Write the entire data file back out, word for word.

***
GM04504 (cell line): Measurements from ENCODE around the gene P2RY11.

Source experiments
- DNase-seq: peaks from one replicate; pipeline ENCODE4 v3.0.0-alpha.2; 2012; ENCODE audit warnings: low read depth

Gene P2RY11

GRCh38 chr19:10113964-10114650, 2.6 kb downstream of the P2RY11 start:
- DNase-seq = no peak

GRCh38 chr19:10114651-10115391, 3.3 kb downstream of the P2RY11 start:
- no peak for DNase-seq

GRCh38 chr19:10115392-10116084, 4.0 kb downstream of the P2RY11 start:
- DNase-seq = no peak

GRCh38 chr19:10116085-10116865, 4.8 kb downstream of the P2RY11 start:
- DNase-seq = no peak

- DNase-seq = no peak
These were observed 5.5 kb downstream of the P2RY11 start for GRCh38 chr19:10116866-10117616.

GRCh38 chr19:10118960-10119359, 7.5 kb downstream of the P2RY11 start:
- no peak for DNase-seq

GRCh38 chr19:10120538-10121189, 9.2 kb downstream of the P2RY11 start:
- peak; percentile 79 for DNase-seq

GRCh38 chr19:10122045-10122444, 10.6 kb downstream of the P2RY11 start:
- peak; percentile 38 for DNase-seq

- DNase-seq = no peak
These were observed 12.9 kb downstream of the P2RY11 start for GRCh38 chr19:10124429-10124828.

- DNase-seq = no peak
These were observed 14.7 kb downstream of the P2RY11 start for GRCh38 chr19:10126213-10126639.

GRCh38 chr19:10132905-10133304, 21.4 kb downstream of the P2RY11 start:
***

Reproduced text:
GM04504 (cell line): Measurements from ENCODE around the gene P2RY11.

Source experiments
- DNase-seq: peaks from one replicate; pipeline ENCODE4 v3.0.0-alpha.2; 2012; ENCODE audit warnings: low read depth

Gene P2RY11

GRCh38 chr19:10113964-10114650, 2.6 kb downstream of the P2RY11 start:
- DNase-seq = no peak

GRCh38 chr19:10114651-10115391, 3.3 kb downstream of the P2RY11 start:
- no peak for DNase-seq

GRCh38 chr19:10115392-10116084, 4.0 kb downstream of the P2RY11 start:
- DNase-seq = no peak

GRCh38 chr19:10116085-10116865, 4.8 kb downstream of the P2RY11 start:
- DNase-seq = no peak

- DNase-seq = no peak
These were observed 5.5 kb downstream of the P2RY11 start for GRCh38 chr19:10116866-10117616.

GRCh38 chr19:10118960-10119359, 7.5 kb downstream of the P2RY11 start:
- no peak for DNase-seq

GRCh38 chr19:10120538-10121189, 9.2 kb downstream of the P2RY11 start:
- peak; percentile 79 for DNase-seq

GRCh38 chr19:10122045-10122444, 10.6 kb downstream of the P2RY11 start:
- peak; percentile 38 for DNase-seq

- DNase-seq = no peak
These were observed 12.9 kb downstream of the P2RY11 start for GRCh38 chr19:10124429-10124828.

- DNase-seq = no peak
These were observed 14.7 kb downstream of the P2RY11 start for GRCh38 chr19:10126213-10126639.

GRCh38 chr19:10132905-10133304, 21.4 kb downstream of the P2RY11 start: